It was my pleasure recently to be one of the 80 attendees at the National Reform Summit
The National Reform Summit, jointly convened by The Australian Financial Review and The Australian newspapers and KPMG, was attended by individuals representing business, unions, politics, community groups and academia. Inherent in the Summit was the need to compromise across the various interest groups. While this provided for an uncomfortable environment for discussion, there was agreement around areas in common and those in which the difference of view was too hard to bridge.
Four key areas of reform were identified, along with specific goals, challenges and principles for reform, lifting productivity growth and workforce participation, fiscal policy for a growing economy, tax reform and sustainable retirement income policy. In my contribution to the Summit I raised that additional employment will only be created where it stacks up for employers. I mentioned that this is going to be most likely, in the future, to be small, service based employers such as restaurants, cafes and caterers. The Summit outcome document references the need for productivity growth. It recognises that ‘workplace relations arrangements should be responsive to the changing nature of work and meet the needs of the modern workplace’. This was agreed between the employer parties and the unions. Perhaps it is recognition by the unions that things are changing.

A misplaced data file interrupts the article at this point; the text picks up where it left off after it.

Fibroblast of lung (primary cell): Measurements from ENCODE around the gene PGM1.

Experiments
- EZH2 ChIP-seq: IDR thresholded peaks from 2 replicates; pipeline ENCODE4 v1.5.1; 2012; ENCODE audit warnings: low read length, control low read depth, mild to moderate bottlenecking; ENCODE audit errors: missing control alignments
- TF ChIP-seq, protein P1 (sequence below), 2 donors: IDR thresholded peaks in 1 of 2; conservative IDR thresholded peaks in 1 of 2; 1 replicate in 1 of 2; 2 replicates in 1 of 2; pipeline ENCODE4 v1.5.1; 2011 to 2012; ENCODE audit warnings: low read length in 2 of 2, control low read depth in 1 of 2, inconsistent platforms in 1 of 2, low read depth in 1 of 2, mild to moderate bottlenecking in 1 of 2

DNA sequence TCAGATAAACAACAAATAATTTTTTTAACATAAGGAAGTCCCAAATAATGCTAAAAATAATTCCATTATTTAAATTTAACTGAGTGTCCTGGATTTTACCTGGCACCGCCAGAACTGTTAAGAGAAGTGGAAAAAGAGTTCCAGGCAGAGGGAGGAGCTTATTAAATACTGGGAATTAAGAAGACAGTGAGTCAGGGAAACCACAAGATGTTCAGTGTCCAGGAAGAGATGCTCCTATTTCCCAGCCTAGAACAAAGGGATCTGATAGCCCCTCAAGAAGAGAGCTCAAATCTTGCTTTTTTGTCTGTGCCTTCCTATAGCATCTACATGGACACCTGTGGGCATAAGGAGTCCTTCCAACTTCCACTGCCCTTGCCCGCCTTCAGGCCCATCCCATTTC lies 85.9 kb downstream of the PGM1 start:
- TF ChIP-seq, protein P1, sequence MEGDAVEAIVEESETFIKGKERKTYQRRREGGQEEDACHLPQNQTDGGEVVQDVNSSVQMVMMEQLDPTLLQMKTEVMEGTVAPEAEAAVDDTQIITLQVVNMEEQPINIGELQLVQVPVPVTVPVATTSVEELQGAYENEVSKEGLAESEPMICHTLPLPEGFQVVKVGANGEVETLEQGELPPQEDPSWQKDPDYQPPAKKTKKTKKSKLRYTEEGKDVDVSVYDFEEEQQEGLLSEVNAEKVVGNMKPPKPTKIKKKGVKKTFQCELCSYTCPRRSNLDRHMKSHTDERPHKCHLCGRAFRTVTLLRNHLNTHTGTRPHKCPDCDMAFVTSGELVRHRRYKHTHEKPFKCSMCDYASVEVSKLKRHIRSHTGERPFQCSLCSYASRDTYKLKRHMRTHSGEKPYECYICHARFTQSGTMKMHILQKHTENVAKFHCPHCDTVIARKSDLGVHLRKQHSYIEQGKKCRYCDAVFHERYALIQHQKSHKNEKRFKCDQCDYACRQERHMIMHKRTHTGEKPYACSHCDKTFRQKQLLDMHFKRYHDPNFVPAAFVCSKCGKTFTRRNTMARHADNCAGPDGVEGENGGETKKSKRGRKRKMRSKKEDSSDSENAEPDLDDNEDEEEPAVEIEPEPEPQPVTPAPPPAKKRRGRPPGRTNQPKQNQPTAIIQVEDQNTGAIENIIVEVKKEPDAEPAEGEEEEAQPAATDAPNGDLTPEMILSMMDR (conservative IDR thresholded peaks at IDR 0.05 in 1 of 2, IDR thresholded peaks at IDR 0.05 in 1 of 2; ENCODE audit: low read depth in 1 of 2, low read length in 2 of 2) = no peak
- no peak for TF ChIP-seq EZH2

CEO, Restaurant & Catering